It is important to mention at this point in the temperature ramp that, the occurrence of the "Trigger Point" can be predetermined and accurately selected by process gas properties, gas flow, temperature and other physical, electrical, and chemical properties. The "Trigger Point" represents, in thermodynamic terms, the predetermined temperature at which the process gas mixture is supersaturated with the desired growth species with respect to thermodynamic equilibrium and epitaxial growth begins. For quality epitaxial growth of a film of material, the trigger point should be set properly. At some temperature, which is a function of the substrate material, passivation chemical type and other parameters, the passivation of the substrate, which is a hydrogen passivation for a silicon substrate, will breakdown. Epitaxial growth quality, thickness, impurity distribution, and other properties can vary by starting growth at the breakdown point, before this breakdown point or closely following this breakdown point. For the processing conditions of the presented example, which included a silicon substrate and a process gas of HCl and SiH2 Cl2, the hydrogen passivation will start breaking down around 500° C. to 600° C. and completely breakdown around 750° C. Depending on equipment limitations, gas quality, the application, and other considerations, the flow rate, temperature ramp, composition of the process gas, pressure and other process parameters can be set such that the trigger point occurs either during, before, or after the passivation breakdown. The best epitaxial growth will occur, for most applications and processes, if the trigger point occurs before or during the passivation breakdown, for example at 680° C. This will ensure that the surface is free of contaminants and native oxide before epitaxial growth is initiated.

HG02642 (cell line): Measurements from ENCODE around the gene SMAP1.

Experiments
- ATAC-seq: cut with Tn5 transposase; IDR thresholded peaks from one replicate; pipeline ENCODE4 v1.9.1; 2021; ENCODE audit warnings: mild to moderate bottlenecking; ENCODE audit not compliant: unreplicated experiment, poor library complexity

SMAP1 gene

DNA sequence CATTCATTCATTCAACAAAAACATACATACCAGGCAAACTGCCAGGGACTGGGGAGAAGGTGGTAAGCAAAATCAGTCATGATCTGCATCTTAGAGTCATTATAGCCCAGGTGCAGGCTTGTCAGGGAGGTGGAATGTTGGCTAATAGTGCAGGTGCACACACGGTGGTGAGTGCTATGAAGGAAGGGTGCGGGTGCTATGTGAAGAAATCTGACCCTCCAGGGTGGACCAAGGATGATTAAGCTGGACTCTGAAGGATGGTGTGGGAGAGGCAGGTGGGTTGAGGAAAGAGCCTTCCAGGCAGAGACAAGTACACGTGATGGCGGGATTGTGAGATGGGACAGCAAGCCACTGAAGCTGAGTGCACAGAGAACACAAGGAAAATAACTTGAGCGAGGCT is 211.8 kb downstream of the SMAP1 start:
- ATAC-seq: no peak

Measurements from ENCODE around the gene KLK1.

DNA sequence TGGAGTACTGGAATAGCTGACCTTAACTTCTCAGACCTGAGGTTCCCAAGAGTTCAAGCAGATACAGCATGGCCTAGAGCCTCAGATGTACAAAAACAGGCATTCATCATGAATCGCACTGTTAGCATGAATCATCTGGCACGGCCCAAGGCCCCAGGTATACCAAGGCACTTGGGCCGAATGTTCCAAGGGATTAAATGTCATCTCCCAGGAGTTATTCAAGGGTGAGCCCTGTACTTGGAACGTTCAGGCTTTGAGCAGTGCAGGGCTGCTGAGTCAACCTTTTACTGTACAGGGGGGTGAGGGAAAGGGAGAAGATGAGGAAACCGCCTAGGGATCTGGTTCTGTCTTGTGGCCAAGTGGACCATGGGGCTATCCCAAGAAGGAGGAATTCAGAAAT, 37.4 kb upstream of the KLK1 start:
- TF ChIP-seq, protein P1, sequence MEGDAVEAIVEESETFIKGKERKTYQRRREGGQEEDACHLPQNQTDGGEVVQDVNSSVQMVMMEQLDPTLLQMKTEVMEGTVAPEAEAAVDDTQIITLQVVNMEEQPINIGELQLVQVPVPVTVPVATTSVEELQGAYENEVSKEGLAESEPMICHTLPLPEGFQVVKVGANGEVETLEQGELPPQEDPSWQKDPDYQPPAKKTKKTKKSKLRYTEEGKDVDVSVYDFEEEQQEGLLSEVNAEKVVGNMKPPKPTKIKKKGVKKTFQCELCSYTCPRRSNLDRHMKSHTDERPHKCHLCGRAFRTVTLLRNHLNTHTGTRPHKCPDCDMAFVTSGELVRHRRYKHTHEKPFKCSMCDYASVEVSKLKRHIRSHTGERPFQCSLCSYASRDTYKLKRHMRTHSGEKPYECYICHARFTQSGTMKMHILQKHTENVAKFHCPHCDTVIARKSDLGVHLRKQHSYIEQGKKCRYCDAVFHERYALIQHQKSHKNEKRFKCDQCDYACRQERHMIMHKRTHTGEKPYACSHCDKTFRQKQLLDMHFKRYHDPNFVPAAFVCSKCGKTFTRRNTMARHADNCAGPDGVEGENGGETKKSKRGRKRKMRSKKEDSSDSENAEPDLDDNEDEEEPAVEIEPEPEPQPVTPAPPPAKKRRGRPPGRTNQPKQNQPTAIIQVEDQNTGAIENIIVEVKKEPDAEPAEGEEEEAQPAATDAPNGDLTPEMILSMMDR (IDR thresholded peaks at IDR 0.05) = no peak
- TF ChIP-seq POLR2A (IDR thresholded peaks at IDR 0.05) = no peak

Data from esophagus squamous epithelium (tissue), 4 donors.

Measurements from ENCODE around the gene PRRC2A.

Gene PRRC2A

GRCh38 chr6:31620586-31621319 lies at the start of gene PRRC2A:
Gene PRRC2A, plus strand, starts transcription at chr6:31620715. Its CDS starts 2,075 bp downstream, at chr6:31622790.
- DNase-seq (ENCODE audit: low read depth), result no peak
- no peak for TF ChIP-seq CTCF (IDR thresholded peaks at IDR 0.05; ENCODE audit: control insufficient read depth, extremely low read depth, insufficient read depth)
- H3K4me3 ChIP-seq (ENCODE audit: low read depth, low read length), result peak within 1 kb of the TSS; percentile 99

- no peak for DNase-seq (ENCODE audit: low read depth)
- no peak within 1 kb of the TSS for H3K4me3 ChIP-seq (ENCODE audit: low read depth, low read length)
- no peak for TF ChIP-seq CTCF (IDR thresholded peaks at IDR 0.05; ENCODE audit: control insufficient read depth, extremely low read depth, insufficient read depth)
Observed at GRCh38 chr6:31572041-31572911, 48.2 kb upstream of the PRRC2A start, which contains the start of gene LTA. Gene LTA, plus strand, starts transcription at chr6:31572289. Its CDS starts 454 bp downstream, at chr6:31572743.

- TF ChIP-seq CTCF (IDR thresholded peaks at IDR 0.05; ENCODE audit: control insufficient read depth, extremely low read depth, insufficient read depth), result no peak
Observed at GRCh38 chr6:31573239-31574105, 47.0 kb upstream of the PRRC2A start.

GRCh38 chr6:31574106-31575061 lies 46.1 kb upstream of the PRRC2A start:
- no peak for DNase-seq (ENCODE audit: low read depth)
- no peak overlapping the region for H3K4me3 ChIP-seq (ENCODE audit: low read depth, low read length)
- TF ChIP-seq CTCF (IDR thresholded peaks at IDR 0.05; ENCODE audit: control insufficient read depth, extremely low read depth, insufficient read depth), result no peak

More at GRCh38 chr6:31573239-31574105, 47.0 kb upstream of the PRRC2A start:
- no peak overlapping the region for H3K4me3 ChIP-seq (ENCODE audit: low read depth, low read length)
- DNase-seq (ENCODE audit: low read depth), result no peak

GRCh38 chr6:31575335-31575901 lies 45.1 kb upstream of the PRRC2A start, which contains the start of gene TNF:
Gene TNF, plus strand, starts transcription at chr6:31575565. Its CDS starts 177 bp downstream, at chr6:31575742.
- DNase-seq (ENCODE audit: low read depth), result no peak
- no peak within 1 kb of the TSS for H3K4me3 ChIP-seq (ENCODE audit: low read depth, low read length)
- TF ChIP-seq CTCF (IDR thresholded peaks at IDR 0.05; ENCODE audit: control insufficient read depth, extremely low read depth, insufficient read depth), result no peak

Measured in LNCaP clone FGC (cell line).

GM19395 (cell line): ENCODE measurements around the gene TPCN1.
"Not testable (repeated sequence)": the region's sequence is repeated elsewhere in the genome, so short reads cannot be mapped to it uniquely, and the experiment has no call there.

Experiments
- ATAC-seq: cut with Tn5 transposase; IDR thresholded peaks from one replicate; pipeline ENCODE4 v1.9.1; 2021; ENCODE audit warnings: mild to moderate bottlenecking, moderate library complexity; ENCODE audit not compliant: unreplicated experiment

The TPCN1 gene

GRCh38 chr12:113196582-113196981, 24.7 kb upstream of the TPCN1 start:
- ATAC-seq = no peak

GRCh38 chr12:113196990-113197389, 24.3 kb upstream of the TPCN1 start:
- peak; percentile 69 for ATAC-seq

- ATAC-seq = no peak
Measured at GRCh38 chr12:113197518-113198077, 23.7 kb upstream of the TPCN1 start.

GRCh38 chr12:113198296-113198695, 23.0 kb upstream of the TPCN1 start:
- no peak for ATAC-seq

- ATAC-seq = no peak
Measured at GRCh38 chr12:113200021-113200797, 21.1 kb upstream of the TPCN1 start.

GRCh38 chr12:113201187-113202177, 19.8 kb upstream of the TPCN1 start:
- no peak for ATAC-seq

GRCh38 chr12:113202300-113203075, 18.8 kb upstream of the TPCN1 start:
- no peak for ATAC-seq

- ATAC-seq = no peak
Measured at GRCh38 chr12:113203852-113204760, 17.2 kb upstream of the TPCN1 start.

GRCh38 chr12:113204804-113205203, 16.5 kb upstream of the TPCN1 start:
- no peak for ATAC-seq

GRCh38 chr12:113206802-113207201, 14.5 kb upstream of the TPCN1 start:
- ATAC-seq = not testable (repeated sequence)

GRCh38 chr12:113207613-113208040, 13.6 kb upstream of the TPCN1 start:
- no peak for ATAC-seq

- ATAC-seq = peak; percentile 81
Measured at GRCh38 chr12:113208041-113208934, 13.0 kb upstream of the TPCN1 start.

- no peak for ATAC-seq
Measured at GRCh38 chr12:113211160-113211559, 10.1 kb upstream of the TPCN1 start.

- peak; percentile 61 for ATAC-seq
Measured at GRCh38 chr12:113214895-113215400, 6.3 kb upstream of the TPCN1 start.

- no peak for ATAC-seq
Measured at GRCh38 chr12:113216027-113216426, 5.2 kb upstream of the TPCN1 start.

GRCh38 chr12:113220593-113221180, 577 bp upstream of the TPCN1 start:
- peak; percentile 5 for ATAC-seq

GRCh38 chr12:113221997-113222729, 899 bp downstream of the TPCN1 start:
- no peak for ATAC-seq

After passing the trigger point, which was predetermined and decided upon with the hydrogen passivation breakdown in mind, the gradual temperature increase brings the epitaxial growth process to Point C. At Point C where the epitaxial growth has started but the growth is a slow rate due to Point C being close to "Line 1". Once the process reaches a final temperature, for example 850° C., the process stays at Point D and a relatively high rate of growth continues until the process is at an end. It should also be mentioned that the process chamber may never come to a stable temperature and instead, end during the process chamber temperature ramp. In this case Point D of FIG. 2 represents the highest process chamber temperature achieved in the increasing process chamber temperature ramp.